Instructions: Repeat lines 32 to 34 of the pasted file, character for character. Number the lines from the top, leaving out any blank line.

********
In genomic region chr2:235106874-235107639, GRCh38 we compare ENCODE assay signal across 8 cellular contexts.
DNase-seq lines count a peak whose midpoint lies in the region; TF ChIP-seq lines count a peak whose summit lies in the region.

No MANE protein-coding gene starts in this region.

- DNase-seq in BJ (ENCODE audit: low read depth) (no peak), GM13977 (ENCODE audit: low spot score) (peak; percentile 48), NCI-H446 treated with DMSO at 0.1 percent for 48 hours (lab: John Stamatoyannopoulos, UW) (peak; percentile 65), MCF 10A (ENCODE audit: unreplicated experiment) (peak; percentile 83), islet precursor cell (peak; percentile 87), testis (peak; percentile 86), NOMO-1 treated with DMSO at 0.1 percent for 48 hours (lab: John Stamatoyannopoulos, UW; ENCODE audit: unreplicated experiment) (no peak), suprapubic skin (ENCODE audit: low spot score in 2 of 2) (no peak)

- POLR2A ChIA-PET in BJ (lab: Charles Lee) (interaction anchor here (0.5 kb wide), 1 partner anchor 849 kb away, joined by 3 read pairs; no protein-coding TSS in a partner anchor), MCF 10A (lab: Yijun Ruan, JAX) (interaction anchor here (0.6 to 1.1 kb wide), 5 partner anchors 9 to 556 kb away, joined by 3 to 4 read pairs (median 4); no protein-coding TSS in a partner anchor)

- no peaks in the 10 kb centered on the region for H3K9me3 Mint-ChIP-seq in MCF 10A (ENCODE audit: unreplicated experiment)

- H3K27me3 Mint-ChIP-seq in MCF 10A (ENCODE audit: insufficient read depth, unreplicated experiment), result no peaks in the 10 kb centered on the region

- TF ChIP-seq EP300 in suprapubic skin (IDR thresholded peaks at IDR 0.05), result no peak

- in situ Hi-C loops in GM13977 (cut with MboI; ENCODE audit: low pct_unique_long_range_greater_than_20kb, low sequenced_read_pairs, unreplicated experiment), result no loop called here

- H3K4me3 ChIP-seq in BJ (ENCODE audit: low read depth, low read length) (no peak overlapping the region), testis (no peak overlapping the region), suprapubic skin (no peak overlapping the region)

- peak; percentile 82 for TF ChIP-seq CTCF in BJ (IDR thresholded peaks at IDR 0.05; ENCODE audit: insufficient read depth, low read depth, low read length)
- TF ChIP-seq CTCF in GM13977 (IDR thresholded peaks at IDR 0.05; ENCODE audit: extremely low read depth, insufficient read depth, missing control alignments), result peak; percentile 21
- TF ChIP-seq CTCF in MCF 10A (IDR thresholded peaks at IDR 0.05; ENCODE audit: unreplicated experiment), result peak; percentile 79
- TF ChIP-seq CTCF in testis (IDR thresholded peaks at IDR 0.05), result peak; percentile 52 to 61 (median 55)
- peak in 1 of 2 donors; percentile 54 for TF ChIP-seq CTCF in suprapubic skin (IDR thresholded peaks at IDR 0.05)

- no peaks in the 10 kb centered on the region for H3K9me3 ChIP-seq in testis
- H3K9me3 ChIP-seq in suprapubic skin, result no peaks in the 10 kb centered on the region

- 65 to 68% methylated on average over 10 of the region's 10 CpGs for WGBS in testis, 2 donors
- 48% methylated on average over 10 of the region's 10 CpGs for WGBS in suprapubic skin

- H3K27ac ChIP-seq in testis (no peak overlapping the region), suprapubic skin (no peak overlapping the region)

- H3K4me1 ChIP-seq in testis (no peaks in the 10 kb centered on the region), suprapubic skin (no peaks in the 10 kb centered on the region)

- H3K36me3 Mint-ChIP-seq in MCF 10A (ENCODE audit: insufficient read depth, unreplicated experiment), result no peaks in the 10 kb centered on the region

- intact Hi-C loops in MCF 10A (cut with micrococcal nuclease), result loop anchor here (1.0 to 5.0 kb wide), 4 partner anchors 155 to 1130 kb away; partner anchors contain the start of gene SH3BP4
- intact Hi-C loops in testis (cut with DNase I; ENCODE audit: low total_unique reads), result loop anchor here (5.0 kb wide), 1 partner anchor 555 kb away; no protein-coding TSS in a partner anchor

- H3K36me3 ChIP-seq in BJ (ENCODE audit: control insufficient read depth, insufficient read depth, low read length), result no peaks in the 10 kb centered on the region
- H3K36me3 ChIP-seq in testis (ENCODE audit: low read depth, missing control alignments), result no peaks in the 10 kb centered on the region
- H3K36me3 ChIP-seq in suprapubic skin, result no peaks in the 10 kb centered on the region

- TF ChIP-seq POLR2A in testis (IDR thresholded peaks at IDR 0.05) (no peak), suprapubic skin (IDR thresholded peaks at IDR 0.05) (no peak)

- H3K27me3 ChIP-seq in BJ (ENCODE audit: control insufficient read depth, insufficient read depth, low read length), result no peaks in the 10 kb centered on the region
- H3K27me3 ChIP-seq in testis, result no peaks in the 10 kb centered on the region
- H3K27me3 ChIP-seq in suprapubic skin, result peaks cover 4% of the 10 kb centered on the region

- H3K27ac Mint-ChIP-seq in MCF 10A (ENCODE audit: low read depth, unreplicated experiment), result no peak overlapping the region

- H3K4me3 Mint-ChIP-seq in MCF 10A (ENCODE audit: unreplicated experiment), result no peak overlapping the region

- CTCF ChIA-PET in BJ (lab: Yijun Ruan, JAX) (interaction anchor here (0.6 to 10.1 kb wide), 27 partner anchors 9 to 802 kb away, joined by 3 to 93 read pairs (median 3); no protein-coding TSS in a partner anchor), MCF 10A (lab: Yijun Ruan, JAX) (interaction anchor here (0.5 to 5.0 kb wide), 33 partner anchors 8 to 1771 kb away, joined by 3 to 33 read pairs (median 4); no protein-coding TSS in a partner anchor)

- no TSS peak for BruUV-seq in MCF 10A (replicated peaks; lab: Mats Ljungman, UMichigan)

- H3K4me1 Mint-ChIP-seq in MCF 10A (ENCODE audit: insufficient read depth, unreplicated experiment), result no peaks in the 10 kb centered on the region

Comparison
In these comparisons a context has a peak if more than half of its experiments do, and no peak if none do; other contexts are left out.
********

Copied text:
- H3K27ac Mint-ChIP-seq in MCF 10A (ENCODE audit: low read depth, unreplicated experiment), result no peak overlapping the region

- H3K4me3 Mint-ChIP-seq in MCF 10A (ENCODE audit: unreplicated experiment), result no peak overlapping the region

- CTCF ChIA-PET in BJ (lab: Yijun Ruan, JAX) (interaction anchor here (0.6 to 10.1 kb wide), 27 partner anchors 9 to 802 kb away, joined by 3 to 93 read pairs (median 3); no protein-coding TSS in a partner anchor), MCF 10A (lab: Yijun Ruan, JAX) (interaction anchor here (0.5 to 5.0 kb wide), 33 partner anchors 8 to 1771 kb away, joined by 3 to 33 read pairs (median 4); no protein-coding TSS in a partner anchor)